Saturday, January 11, 2014

Books on Film: The Princess Bride

Unless you've come here from the planet Twilar, you've at least heard of The Princess Bride. And if you're like most people, you've seen the movie at least 10 times. After all, doesn't it come on cable like every day? But before it was a movie that everyone can quote, it was a book...though its origins still remain a mystery to many.


The Book

William Goldman wrote The Princess Bride in 1973, and the world was for ever changed. Now, the origins of the book are shrouded in mystery because Goldman is quite the jokester. At the top of the book he explains that it's an abridgment of The Princess Bride by S. Morgenstern, which does not exist. Morgenstern did not exist, either, until Goldman himself wrote a novel under this pseudonym (presumably to further his joke).


 

Buttercup lives on a farm in rural Florin, where she takes pleasure in being nasty to farm hand Westley. She calls him "farm boy" and makes him work for her. All he ever says to her is "as you wish." And, as the story goes, she comes to realize that he's really saying "I love you" to her. She loves him back.

But if that was the whole story, it would be boring and no one would ever quote it. That's just the beginning of the story. Buttercup and Westley are torn apart after he leaves to acquire enough money so they can marry. She hears that his ship was captured by the Dread Pirate Roberts, from whom no one escapes.

She mourns him, and eventually agrees to marry Prince Humperdinck. He's the heir apparent to the throne of Florin, and though she doesn't love him she decides to let him wed her...for what does it matter, now? But all goes astray when Buttercup is kidnapped by three outlaws: the genius Vizzini, sword master Inigo Montoya and a mountain of a man named Fezzik. But there is a fly in the ointment: a masked man, wearing all black, is following them. Things start to get really great from there.

The Movie

The book was adapted into a movie in 1987, and it's been watched millions of times since. Rob Reiner directed and co-produced the film, and I firmly believe he's the only one who could have adapted it so well. Reiner, funny himself, captures the comedic flavor of the novel perfectly. It's irreverent and a little silly, and that's part of what makes the story so great.


The movie is really a story within a story. It opens with a sick young boy (Fred Savage), who's home in bed. Grandfather (Peter Falk) is on hand to sit with him, and he's brought a book. The young boy balks at first (books are boring), but Grandfather slowly draws him in because the tale has swordfights, adventure and lots of action. The story is interrupted a few times with comments and banter between the two, and it makes the movie even richer.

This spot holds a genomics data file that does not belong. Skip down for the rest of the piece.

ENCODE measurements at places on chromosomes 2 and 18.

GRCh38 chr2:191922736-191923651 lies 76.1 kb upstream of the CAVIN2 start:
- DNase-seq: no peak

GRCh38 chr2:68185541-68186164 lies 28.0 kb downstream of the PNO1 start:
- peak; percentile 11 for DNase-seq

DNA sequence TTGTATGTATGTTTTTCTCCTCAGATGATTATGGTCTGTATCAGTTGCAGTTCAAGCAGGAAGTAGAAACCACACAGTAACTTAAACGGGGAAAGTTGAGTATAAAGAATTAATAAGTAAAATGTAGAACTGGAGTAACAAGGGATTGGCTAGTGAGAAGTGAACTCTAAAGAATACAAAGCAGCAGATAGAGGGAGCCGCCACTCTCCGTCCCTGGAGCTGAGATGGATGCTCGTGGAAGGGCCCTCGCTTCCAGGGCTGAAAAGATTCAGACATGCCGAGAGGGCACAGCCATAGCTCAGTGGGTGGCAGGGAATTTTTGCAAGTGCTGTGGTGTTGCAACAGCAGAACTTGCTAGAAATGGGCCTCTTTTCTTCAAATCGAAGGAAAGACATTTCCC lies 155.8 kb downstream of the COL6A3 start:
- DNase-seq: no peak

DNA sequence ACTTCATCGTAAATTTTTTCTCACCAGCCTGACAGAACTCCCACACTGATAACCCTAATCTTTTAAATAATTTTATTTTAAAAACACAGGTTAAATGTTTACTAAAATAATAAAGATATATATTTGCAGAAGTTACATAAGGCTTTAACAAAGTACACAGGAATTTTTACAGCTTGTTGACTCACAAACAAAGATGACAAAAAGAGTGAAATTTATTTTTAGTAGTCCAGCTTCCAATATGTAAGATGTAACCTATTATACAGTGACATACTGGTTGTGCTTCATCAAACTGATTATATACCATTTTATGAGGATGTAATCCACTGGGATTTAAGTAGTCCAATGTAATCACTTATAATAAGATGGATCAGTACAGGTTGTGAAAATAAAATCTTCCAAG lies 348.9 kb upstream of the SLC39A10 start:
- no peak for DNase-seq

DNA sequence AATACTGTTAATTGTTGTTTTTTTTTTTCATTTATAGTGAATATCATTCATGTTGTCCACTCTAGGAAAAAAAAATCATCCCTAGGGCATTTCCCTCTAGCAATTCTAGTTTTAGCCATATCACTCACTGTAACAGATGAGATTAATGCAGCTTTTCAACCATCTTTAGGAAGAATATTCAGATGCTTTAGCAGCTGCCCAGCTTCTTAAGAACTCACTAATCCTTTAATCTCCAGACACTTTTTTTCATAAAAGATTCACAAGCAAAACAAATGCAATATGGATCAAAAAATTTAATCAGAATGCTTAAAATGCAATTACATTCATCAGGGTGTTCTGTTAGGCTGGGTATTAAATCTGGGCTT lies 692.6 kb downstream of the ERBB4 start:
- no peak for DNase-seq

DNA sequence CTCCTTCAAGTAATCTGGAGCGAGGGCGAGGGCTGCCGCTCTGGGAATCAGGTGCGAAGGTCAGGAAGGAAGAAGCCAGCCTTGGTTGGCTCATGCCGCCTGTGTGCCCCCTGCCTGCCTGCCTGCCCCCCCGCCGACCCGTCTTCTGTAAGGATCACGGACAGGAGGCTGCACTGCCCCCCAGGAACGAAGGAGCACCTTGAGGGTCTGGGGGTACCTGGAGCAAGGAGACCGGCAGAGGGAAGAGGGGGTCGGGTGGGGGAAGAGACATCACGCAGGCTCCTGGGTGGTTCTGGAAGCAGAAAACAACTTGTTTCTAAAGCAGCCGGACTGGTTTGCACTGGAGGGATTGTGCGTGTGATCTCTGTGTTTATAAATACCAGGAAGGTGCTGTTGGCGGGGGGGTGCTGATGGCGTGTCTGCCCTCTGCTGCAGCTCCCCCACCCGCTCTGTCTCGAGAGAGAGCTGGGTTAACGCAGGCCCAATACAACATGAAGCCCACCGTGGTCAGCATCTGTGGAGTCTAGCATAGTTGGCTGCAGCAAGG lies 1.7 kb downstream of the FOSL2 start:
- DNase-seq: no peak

After Buttercup is captured, the Man in Black slowly thwarts all three kidnappers. Only then is it revealed that he is actually Westley, alive and well after all. But Humperdinck is on their trail, so they are forced to go on the run together. Humperdinck is actually a villain, and he engineered the kidnapping in the first place.

There's lots more after that, including the famous scene with Inigo where repetition is so key. But this version of the film almost never came to be.

Fox wanted to turn the novel into a film right away. They paid Goldman a cool half-million dollars for the rights to the book, and they even hired a director. But when the head of production at Fox was fired, the project was put on hiatus. Goldman bought back his own film rights, on his own dime. The book almost became a movie again when Christopher Reeve was interested in being Westley, but finally Rob Reiner decided he was going to do it. He received funding from Norman Lear, the one and only Archie Bunker, and the rest is history.

What Got Adapted?

Reiner created a faithful adaptation of the book, largely owed to the fact that Goldman worked on the screenplay himself. Some of the beginning of the book is condensed for the screen (Buttercup doesn't realize her love so quickly on the page), and in the book she's faced with sharks instead of screaming eels in the water.

There is more backstory in the book, particularly around Inigo and Fezzik. In the book they go on a much longer journey to find Westley, and the end is a bit less direct than in the film. But the story very closely mirrors that in the book, and in the film version you get Billy Crystal. I suggest you enjoy both the book and the film version of this story...at least 10 times.

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